|M.Sc Student||Leonid Rybak|
|Subject||Femtosecond Coherent Phase Control of Resonance-Mediated|
|Department||Department of Chemistry||Supervisor||Professor Amitay Zohar|
|Full Thesis text|
The present research presents femtosecond phase control of resonance-mediated third-harmonic generation (THG). The control is over the total yield as well as over the spectrum of the third harmonic (TH). The former is studied both experimentally and theoretically, while the latter is studied only theoretically. The studies focus mainly on the weak-field regime, where the photo-excitation can be described within 3rd-order time-dependent perturbation theory.
The physical model system is the Na atom, initially populating the 3s state. The TH is emitted due to the build-up of a time-dependent matter polarization corresponding to a dipole moment between various states. Depending on the excitation pulse spectrum and intensity, the THG is either (a) predominantly due to a single excited state (the 7p state) or (b) due to a manifold of excited states accessed off-resonantly. The intermediate state of the resonance-mediated excitation is the 4s state accessed from the 3s state by non-resonant two-photon transition. The amplitude of an emitted TH frequency, wTH, results from interferences between all the multi-photon pathways that lead to a total excitation energy of wTH. In the weak-field regime, all the pathways are of three photons and each of them is either on-resonance or near-resonance with the 4s state. Beyond the weak-field regime, pathways of higher numbers of photons are also involved. By controlling the spectral phases of the shaped excitation pulse, these interferences are manipulated and the resulting THG is effectively controlled.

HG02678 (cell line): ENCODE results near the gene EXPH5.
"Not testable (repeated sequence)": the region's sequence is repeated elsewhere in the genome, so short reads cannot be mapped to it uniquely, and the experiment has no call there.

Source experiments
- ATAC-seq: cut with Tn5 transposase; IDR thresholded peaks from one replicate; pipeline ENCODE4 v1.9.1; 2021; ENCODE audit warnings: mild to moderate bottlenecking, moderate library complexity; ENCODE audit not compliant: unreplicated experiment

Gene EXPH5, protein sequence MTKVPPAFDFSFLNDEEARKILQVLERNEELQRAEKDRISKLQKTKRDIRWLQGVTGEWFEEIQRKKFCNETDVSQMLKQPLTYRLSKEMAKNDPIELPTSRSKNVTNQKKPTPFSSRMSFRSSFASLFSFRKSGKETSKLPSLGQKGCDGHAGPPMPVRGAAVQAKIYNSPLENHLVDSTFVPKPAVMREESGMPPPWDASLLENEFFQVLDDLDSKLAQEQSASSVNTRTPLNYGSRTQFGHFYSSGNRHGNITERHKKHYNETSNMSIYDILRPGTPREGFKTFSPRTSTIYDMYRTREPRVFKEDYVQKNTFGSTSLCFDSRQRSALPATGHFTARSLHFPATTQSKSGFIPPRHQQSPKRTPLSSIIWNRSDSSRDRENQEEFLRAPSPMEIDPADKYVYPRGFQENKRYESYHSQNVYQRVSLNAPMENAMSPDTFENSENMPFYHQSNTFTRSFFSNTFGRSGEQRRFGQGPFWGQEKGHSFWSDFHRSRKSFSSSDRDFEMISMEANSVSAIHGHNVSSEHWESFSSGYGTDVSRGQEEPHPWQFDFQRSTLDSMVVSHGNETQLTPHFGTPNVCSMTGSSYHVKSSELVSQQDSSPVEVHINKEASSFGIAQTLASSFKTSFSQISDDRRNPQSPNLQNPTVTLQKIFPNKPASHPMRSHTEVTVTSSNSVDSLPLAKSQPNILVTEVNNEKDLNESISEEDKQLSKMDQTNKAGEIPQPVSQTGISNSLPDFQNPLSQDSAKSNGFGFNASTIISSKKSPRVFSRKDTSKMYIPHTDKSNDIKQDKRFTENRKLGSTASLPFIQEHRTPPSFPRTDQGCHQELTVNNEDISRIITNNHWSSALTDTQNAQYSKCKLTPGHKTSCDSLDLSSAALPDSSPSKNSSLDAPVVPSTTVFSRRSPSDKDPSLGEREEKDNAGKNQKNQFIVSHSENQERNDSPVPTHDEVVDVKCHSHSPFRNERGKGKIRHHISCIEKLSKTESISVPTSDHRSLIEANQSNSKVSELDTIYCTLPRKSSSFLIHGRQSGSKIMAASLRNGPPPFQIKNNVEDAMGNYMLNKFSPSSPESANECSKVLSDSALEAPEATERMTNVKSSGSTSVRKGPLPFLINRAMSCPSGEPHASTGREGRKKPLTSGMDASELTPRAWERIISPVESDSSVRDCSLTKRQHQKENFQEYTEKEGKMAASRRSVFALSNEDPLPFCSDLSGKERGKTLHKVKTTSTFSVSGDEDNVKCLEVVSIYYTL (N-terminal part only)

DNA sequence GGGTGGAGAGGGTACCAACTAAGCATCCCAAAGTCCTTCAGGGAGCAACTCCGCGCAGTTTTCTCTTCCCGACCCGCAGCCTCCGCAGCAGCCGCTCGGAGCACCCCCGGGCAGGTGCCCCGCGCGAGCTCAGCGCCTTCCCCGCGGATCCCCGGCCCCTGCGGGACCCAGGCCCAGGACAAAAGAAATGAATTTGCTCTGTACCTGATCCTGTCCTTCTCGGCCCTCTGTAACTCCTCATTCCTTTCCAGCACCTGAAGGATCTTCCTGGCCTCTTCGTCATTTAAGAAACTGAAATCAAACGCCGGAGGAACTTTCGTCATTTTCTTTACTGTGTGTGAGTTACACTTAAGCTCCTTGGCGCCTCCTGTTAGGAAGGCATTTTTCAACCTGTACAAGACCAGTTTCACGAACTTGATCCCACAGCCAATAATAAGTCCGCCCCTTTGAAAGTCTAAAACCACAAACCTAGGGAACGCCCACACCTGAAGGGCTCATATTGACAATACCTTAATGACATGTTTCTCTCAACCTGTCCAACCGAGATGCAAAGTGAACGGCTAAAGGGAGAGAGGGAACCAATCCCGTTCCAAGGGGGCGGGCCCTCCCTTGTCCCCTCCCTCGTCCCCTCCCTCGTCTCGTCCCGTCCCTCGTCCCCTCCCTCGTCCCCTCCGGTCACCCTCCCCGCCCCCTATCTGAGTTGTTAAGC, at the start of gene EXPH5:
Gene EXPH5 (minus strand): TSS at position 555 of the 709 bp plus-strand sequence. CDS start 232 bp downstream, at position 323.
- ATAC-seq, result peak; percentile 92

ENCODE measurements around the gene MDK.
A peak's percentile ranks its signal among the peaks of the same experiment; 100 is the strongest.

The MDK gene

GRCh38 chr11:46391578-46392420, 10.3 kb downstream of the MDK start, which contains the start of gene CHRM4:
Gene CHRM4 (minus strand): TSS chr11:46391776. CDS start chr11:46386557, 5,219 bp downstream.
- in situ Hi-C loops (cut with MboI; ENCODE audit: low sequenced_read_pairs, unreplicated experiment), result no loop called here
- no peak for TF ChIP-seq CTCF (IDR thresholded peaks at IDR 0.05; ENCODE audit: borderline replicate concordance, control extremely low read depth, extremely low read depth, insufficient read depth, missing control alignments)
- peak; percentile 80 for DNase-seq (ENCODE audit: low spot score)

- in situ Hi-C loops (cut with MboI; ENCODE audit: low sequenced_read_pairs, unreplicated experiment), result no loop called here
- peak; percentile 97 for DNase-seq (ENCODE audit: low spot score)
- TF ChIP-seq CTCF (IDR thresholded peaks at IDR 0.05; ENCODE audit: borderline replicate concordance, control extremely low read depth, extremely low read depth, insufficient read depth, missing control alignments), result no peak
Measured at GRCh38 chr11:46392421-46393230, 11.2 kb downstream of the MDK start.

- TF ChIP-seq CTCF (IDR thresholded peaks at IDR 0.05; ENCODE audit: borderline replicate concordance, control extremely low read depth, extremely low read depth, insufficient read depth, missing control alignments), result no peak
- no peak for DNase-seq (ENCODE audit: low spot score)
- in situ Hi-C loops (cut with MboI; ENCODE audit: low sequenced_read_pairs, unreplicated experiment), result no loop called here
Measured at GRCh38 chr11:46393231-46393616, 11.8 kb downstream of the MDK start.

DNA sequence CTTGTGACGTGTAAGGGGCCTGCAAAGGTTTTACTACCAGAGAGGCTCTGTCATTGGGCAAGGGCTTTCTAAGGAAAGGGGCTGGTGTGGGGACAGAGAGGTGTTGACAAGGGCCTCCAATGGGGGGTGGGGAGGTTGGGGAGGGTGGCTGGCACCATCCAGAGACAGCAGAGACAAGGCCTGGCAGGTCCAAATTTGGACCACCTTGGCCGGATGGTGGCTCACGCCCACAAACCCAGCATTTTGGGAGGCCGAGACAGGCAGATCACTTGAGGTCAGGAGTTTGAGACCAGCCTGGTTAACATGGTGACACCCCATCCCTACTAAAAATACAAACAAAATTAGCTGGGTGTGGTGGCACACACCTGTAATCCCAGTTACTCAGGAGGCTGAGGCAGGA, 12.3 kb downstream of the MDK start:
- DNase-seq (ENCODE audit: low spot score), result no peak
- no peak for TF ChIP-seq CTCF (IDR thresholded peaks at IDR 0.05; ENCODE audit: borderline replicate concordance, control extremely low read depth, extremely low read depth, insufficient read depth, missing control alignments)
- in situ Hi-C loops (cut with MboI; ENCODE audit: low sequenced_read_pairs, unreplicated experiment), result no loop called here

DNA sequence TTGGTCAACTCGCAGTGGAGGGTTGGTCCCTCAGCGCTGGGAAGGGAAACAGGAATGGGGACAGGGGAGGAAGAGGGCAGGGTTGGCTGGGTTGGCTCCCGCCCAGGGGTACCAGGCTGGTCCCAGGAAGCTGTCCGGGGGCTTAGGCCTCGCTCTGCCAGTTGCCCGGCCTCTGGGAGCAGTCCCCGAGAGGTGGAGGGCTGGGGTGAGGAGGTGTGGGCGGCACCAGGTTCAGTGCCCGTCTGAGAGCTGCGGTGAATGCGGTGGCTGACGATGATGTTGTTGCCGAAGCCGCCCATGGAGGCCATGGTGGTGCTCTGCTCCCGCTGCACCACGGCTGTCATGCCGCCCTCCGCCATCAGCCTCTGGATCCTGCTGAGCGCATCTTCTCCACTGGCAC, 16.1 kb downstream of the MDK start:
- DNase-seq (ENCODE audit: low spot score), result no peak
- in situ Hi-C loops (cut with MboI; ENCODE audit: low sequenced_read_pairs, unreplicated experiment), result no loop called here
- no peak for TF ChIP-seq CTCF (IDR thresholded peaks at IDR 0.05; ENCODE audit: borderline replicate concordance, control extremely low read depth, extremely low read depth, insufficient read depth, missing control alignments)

When the 7p state gets populated [cases (a) above], most of the TH emission results from the time-dependent dipole moment associated with the created coherent superposition of the 7p and 3s states, existing also after the pulse is over. The resulting TH emission is quasi-CW with a narrow spectrum around the 7p-3s transition frequency, and its duration is determined by the superposition’s decoherence. The corresponding THG yield is proportional to the product of the final 7p and 3s populations. In the weak-field regime, enhancement of the THG yield beyond the yield generated by the transform-limited pulse is achieved using simple pulse shaping.
When the TH is generated off-resonantly via a manifold of p-states [cases (b) above], the emitted TH is broadband with duration comparable to the excitation pulse’s duration. Additional to controlling the THG yield, control is also shown to be possible over the TH spectrum. Notably, the spectral characteristics of the shaped excitation pulse can be directly transferred to the emitted TH pulse.